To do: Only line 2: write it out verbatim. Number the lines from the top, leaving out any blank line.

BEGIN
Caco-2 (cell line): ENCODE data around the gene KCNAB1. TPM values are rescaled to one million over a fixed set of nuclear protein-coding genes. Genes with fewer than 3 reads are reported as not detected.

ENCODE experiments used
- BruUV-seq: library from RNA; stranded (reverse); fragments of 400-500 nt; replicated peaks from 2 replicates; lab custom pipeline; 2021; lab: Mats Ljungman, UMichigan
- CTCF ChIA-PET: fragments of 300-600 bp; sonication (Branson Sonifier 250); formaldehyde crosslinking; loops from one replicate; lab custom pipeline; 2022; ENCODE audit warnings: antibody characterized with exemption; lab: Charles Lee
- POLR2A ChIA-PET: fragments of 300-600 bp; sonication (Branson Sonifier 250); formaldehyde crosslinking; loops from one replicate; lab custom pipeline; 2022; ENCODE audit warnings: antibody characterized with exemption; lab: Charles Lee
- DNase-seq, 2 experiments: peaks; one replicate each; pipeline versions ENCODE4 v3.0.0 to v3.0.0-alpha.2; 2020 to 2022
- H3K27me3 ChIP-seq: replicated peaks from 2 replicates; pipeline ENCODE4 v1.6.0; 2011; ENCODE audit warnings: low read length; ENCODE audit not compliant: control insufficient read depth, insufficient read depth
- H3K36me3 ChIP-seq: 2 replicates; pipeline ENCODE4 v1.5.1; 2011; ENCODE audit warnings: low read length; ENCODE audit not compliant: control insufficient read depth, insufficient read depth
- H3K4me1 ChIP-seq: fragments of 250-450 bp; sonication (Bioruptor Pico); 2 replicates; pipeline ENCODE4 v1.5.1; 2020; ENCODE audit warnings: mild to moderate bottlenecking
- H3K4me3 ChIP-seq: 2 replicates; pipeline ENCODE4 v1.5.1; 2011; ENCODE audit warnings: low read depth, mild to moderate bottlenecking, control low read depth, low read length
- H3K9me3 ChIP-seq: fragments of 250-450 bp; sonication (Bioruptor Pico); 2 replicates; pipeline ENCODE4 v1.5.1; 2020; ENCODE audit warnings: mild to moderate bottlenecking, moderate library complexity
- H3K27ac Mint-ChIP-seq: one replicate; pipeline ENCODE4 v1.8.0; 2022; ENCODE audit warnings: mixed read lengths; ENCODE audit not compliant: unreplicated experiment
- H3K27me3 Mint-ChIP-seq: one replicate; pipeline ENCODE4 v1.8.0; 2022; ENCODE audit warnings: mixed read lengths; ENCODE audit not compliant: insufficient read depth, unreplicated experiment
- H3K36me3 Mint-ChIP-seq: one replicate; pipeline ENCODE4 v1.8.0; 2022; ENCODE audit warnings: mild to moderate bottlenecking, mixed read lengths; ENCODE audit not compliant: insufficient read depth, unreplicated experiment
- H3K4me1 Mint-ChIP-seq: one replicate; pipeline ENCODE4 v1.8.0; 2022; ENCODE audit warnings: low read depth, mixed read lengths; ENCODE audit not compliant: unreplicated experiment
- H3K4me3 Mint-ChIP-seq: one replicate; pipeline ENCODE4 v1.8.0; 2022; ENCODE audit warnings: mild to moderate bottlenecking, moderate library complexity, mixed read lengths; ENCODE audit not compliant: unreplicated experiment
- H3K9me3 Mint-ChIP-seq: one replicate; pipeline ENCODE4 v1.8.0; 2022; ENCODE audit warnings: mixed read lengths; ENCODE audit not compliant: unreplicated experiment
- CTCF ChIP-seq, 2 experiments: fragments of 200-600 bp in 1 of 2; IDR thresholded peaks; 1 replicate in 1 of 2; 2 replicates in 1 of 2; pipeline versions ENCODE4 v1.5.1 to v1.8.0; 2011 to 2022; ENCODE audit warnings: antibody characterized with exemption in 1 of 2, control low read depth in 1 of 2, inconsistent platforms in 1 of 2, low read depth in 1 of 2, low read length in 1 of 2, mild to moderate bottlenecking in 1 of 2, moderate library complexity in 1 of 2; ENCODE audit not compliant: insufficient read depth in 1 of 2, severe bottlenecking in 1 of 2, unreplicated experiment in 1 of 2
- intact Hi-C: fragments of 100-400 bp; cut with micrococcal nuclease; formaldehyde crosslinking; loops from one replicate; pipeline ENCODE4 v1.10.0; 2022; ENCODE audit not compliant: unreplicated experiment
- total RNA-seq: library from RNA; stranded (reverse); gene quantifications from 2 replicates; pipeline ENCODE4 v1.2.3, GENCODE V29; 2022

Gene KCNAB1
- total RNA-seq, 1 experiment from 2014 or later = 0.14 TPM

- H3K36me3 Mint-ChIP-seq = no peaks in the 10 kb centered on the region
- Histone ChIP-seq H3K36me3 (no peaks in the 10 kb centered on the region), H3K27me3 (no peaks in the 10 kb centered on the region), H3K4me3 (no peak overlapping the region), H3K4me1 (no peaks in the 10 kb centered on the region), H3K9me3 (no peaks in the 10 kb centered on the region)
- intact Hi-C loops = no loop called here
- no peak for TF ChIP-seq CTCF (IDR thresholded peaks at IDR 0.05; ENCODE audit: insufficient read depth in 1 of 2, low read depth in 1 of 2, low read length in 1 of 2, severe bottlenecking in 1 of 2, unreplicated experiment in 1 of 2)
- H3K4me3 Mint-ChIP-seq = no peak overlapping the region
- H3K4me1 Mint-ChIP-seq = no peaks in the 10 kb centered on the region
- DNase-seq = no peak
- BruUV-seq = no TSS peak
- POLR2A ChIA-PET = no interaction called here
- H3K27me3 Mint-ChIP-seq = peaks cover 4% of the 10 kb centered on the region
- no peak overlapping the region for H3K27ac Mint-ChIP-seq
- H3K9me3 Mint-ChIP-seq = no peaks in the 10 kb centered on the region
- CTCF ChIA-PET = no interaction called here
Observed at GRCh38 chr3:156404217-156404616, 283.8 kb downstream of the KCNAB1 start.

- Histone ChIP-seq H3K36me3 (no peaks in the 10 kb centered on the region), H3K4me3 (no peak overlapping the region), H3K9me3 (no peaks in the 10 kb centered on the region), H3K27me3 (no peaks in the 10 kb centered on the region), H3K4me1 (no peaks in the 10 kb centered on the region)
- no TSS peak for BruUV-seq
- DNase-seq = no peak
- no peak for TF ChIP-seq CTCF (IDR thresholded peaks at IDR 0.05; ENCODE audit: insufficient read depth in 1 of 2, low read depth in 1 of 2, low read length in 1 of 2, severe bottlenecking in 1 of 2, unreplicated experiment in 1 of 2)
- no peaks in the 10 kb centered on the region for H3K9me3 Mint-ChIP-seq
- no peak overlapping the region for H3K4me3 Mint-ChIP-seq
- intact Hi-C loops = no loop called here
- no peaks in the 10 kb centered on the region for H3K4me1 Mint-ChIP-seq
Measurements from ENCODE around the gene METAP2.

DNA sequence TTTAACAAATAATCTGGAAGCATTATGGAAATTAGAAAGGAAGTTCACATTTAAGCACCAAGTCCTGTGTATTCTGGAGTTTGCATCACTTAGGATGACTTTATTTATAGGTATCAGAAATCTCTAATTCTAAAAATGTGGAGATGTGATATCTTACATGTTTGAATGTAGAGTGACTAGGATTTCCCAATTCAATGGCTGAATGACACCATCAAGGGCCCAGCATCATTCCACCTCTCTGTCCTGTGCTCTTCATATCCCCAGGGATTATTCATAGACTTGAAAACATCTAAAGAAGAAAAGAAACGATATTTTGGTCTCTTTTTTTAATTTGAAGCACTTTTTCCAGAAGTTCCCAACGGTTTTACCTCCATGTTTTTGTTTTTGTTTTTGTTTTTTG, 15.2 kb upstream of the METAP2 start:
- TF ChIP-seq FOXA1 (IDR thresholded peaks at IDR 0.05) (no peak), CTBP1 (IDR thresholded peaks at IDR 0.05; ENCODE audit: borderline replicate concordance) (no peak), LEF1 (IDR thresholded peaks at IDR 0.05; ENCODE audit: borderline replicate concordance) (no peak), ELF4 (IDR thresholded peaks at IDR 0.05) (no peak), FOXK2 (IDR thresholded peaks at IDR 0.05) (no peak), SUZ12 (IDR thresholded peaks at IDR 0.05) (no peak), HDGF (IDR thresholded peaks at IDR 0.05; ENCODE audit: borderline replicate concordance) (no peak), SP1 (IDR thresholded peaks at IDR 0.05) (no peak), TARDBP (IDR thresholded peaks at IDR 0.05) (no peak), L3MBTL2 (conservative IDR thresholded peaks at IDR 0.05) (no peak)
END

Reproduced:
ENCODE experiments used